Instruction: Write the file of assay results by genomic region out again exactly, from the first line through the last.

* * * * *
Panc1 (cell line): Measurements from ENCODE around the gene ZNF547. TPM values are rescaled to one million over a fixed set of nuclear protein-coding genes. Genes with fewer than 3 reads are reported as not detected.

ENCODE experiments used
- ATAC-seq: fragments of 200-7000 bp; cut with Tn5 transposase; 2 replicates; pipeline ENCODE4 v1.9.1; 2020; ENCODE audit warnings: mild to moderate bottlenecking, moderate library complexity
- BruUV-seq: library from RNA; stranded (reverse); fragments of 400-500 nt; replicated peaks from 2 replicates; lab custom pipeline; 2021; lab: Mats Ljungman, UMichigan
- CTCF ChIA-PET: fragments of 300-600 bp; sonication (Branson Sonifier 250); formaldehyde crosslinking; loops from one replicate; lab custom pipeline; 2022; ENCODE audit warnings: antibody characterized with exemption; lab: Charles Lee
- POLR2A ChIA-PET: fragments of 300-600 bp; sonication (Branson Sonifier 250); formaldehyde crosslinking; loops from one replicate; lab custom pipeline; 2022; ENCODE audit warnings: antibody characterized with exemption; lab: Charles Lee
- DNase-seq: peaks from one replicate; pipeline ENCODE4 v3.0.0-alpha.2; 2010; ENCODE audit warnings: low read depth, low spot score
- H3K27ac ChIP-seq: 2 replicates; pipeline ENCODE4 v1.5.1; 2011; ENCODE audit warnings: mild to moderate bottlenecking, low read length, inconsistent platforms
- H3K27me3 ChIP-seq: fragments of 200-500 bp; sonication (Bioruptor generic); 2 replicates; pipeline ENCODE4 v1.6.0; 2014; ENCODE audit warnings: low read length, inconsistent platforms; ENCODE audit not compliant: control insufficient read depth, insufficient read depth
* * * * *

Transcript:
Panc1 (cell line): Measurements from ENCODE around the gene ZNF547. TPM values are rescaled to one million over a fixed set of nuclear protein-coding genes. Genes with fewer than 3 reads are reported as not detected.

ENCODE experiments used
- ATAC-seq: fragments of 200-7000 bp; cut with Tn5 transposase; 2 replicates; pipeline ENCODE4 v1.9.1; 2020; ENCODE audit warnings: mild to moderate bottlenecking, moderate library complexity
- BruUV-seq: library from RNA; stranded (reverse); fragments of 400-500 nt; replicated peaks from 2 replicates; lab custom pipeline; 2021; lab: Mats Ljungman, UMichigan
- CTCF ChIA-PET: fragments of 300-600 bp; sonication (Branson Sonifier 250); formaldehyde crosslinking; loops from one replicate; lab custom pipeline; 2022; ENCODE audit warnings: antibody characterized with exemption; lab: Charles Lee
- POLR2A ChIA-PET: fragments of 300-600 bp; sonication (Branson Sonifier 250); formaldehyde crosslinking; loops from one replicate; lab custom pipeline; 2022; ENCODE audit warnings: antibody characterized with exemption; lab: Charles Lee
- DNase-seq: peaks from one replicate; pipeline ENCODE4 v3.0.0-alpha.2; 2010; ENCODE audit warnings: low read depth, low spot score
- H3K27ac ChIP-seq: 2 replicates; pipeline ENCODE4 v1.5.1; 2011; ENCODE audit warnings: mild to moderate bottlenecking, low read length, inconsistent platforms
- H3K27me3 ChIP-seq: fragments of 200-500 bp; sonication (Bioruptor generic); 2 replicates; pipeline ENCODE4 v1.6.0; 2014; ENCODE audit warnings: low read length, inconsistent platforms; ENCODE audit not compliant: control insufficient read depth, insufficient read depth